Katrina McClain, All-American Red Heads among inductees into Naismith Hall of Fame
My morning today started with a text message from John Molina, a man who has given his heart and soul into keeping alive the history of the women’s game, especially the barnstorming group of ladies known as the All-American Red Heads.
“All-American Red Heads will be inducted into the Basketball Hall of Fame!”
Five and one half hours later, with one simple tweet, Georgia coach Andy Landers let another secret be known:
“Congrats to Katrina McClain on Naismith Hall of Fame. No doubt in my mind she’s the greatest power player in women’s basketball…EVER!”
Reggie Miller may be the name most familiar of those announced today as the next induction class of the Naismith Hall of Fame, but women’s basketball fans are celebrating today the induction of three legends deserving of the honor as well, Katrina McClain, the All-American Red Heads, and Russian player and coach Lidia Alexeeva.
Katrina McClain was a two time All-American at Georgia and National Player of the Year in 1987. At Georgia, McClain lost a total of fifteen games in four years, and still ranks second all-time on Georgia’s career scoring and rebounding lists.
However it was with the letters “USA” across the front of her uniform that McClain really made her mark. Over the twelve year period from 1985 through 1996, McClain played on a USA team in an international event nine of those years, starting with a silver medal in the 1985 World University Games.
She was an integral part of USA teams in the 1986 Goodwill Games (gold medal), 1986 World Championships (gold medal), 1987 Pan American Games (gold medal), 1988 Olympics (gold medal), 1990 World Championships (gold medal), 1990 Goodwill Games (gold medal), 1991 Pan American Games (bronze medal), 1992 Olympics (bronze medal), 1994 World Championships (bronze medal), 1996 Olympics (gold medal). Seven gold medals and three bronze medals, an amazing achievement.
In the 1987 Pan American games gold medal game, she had one of the great games in USA Basketball history, dueling with Brazilian legend Hortencia point for point, as each scored 30 points in the game won by the United States 111-87. Her performances led to her being named USA Basketball Female Athlete of the Year in both 1988 and 1992.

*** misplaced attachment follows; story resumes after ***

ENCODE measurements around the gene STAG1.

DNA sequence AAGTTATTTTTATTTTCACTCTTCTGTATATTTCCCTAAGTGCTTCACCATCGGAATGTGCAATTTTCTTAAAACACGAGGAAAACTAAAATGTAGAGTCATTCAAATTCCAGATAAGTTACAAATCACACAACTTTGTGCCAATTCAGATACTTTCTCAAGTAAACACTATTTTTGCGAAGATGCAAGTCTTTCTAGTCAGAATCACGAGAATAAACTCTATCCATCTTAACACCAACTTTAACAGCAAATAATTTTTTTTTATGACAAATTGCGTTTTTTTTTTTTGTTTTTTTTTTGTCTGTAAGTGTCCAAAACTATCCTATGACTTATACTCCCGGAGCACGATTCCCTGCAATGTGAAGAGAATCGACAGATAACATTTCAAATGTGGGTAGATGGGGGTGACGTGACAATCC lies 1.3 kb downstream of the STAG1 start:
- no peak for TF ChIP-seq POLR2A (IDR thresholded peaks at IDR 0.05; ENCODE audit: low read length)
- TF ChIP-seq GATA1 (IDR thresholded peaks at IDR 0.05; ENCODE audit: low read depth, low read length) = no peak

McClain concluded her career in the ABL, playing with the Atlanta Glory, making the ABL All-Star team in 1998. In 2006, she was inducted into the Women’s Basketball Hall of Fame.
She has waited patiently for inclusion in Springfield, and goes into the Naismith Hall of Fame on the heels of last year inductee and long time teammate Teresa Edwards. It seems only fitting it should happen that way.
The All-American Red Heads
The road to Springfield for the All-American Red Heads you could say was driven in an old limousine, with their name painted on the side. This is how the team would travel around the country, playing anywhere and everywhere, against any and all comers.
Prior to Title IX, the Red Heads were one of the few places that the best women’s players around could play. From 1936 to 1986 they were the female Harlem Globetrotters, entertaining and playing, defeating everyone they faced. The big difference is that the Red Heads’ opponents TRIED to win.
The early teams were loaded with AAU All-Americans. The ladies all dyed their hair red, and each played the game with a passion and love that helped sustain them through the long days and nights of travel. At one point the Red Heads won 96 consecutive games, and over a span of 96 days won 206 games with 14 defeats.
They continue to amaze and entertain at reunions and appearances to this day. At the Big East tournament just last month, they participated in an exhibit and put on demonstrations of their skills, which they still have even in their seventies. Fans of all ages were thrilled to see and meet the ladies.
Lidia Alexeeva was an inductee in the Women’s Basketball Hall of Fame in 1999. As a player Alexeeva was part of four European Soviet National teams in the 1950’s. As a coach, though, she was a huge success.
She coached Soviet teams to gold medals in both the 1976 and 1980 Olympics, five FIBA World Championship titles (1964, 1967, 1971, 1975, 1983), twelve European Championships and seventeen USSR National Championships. She was undefeated in international play for an incredible seventeen years!
As we anticipate a national championship game tomorrow night with some of the best players in the women’s college game today, it is only fitting that these legends join the other luminaries in the Naismith Hall of Fame.
Here is hoping the youth of today remembers the stars of the past; the trailblazers and pioneers who did not have a WNBA to look toward. The athletes that played out of love and respect for the great game of basketball.